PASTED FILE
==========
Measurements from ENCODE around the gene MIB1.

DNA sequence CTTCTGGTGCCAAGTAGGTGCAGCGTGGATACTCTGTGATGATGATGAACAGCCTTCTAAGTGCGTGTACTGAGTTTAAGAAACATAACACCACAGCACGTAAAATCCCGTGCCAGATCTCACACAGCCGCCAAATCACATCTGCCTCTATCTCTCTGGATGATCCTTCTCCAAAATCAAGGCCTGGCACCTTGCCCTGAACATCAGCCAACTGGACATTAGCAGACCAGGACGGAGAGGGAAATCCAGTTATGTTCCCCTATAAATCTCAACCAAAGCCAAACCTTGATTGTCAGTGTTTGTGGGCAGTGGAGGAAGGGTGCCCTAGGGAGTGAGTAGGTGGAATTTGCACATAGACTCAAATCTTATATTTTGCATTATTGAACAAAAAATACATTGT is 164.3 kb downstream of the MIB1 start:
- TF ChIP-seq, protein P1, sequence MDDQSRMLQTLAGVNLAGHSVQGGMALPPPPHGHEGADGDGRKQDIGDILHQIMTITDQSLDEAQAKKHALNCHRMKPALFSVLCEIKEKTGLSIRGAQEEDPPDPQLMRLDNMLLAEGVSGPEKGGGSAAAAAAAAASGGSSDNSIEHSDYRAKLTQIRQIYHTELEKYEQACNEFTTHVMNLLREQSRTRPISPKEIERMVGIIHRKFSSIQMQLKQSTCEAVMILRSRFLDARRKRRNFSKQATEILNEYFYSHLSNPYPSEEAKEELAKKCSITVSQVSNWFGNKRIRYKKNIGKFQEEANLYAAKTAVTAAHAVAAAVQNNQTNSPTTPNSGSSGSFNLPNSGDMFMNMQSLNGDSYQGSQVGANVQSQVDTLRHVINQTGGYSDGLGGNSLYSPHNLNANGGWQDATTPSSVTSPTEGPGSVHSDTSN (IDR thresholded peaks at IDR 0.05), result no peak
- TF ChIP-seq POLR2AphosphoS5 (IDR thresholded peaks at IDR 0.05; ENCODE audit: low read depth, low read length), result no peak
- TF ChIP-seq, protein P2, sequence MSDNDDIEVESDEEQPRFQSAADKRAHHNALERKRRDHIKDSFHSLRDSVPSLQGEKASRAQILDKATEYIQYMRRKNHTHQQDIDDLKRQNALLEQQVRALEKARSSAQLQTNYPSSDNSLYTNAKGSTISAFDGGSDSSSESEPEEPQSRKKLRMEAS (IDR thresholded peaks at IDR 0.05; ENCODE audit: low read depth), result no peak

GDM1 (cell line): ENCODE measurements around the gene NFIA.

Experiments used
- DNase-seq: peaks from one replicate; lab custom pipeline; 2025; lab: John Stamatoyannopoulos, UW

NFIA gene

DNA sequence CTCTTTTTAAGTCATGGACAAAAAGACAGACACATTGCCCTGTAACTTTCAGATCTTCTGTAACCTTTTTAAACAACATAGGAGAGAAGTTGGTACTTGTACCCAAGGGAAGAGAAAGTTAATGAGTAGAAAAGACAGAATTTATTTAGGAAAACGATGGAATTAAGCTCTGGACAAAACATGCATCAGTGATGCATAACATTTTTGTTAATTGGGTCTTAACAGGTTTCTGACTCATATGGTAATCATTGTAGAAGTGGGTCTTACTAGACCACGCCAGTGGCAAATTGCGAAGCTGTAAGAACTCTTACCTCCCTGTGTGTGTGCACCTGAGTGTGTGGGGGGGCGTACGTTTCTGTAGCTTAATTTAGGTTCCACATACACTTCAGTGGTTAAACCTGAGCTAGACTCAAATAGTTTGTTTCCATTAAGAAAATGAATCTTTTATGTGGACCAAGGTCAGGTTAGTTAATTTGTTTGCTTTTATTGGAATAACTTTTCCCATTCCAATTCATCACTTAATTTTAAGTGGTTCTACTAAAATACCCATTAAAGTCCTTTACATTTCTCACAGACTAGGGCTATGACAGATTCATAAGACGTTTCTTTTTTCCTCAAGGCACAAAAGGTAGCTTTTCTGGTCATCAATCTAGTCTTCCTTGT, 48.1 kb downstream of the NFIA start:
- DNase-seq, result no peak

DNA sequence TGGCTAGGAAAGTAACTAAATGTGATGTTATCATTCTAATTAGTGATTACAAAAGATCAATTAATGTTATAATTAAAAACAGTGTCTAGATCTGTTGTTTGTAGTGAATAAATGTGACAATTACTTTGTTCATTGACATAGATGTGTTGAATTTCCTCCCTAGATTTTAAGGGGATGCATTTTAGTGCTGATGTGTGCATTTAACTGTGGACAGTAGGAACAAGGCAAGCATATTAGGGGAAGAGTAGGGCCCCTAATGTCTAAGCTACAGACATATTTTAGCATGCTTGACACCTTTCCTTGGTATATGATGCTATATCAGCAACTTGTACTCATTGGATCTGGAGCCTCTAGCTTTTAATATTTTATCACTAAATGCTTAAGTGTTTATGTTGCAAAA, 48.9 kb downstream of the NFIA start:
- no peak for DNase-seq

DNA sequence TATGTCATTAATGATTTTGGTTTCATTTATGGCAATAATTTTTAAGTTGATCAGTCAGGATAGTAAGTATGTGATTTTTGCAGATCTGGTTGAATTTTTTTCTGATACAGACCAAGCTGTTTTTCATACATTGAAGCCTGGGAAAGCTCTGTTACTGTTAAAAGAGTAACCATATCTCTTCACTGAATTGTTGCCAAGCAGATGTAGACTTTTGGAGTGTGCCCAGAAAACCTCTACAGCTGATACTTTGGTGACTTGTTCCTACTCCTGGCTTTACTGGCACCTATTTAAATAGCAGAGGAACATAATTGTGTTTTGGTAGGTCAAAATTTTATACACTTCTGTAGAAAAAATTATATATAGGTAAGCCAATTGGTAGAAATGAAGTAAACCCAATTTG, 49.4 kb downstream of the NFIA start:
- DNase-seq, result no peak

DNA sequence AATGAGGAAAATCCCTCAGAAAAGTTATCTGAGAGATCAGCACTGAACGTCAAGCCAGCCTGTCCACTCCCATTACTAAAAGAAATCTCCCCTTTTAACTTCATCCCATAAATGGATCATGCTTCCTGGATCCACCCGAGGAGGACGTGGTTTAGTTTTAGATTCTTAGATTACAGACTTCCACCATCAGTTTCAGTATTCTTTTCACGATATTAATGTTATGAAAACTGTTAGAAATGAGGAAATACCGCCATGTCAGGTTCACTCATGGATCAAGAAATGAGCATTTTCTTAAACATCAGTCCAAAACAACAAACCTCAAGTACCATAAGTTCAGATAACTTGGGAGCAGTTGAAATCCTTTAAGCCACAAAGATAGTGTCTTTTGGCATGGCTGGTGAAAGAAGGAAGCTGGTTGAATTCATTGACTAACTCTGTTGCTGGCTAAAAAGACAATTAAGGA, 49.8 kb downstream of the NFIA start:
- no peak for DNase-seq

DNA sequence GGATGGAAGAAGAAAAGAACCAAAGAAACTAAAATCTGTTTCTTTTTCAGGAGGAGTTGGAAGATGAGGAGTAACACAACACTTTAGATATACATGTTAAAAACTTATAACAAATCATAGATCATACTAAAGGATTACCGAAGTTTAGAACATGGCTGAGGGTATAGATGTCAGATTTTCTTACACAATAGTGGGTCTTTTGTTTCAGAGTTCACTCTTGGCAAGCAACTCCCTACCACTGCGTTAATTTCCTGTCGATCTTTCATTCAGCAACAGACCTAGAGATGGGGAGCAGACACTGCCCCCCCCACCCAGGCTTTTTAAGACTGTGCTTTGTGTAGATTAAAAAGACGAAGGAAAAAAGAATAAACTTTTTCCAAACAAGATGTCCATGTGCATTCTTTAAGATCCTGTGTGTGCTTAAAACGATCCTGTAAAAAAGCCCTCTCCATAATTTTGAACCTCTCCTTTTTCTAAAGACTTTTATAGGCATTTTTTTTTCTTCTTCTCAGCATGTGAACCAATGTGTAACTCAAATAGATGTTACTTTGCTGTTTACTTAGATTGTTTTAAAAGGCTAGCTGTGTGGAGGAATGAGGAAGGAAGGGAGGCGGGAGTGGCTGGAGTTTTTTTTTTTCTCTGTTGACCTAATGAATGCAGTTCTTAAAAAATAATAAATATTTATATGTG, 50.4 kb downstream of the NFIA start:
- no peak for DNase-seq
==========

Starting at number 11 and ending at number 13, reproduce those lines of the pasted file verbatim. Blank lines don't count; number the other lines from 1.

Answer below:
- DNase-seq, result no peak

DNA sequence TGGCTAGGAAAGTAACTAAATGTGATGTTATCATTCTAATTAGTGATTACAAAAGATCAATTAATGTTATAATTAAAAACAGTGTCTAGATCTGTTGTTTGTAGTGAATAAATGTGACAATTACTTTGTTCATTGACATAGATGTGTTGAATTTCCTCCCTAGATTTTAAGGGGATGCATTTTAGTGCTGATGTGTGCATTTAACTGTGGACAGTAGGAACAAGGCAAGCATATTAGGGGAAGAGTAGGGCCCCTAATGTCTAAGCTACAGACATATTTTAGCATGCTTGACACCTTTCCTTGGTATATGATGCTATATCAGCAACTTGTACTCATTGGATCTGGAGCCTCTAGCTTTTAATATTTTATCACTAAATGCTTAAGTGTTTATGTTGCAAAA, 48.9 kb downstream of the NFIA start:
- no peak for DNase-seq